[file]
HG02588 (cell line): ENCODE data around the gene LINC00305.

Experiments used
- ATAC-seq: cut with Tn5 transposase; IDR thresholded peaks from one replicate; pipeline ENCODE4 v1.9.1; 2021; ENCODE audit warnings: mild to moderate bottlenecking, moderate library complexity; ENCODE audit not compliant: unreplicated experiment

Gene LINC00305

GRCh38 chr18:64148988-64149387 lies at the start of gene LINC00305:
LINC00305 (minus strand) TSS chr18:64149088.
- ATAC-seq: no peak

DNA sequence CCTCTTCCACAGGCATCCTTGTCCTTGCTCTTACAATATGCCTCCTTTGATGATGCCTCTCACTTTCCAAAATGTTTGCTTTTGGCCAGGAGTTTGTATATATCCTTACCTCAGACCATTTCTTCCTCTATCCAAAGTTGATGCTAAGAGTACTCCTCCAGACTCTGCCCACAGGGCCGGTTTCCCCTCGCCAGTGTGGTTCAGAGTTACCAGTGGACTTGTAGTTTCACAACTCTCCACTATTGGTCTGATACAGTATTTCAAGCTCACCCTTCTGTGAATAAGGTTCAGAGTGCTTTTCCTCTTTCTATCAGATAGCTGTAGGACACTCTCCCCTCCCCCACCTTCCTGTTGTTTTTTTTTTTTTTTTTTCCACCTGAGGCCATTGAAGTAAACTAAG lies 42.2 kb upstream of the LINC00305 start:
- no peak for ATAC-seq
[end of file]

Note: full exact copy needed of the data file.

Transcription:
HG02588 (cell line): ENCODE data around the gene LINC00305.

Experiments used
- ATAC-seq: cut with Tn5 transposase; IDR thresholded peaks from one replicate; pipeline ENCODE4 v1.9.1; 2021; ENCODE audit warnings: mild to moderate bottlenecking, moderate library complexity; ENCODE audit not compliant: unreplicated experiment

Gene LINC00305

GRCh38 chr18:64148988-64149387 lies at the start of gene LINC00305:
LINC00305 (minus strand) TSS chr18:64149088.
- ATAC-seq: no peak

DNA sequence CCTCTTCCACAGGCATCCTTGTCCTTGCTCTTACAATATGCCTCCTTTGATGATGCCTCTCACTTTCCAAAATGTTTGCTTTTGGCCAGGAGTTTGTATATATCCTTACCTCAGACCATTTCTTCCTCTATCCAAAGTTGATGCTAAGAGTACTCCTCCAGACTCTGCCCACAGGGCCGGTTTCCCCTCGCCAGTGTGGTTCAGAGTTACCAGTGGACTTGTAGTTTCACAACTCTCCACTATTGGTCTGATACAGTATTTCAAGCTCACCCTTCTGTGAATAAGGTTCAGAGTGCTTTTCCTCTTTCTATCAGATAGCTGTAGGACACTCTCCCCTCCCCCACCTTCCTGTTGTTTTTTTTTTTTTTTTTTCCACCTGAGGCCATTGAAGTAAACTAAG lies 42.2 kb upstream of the LINC00305 start:
- no peak for ATAC-seq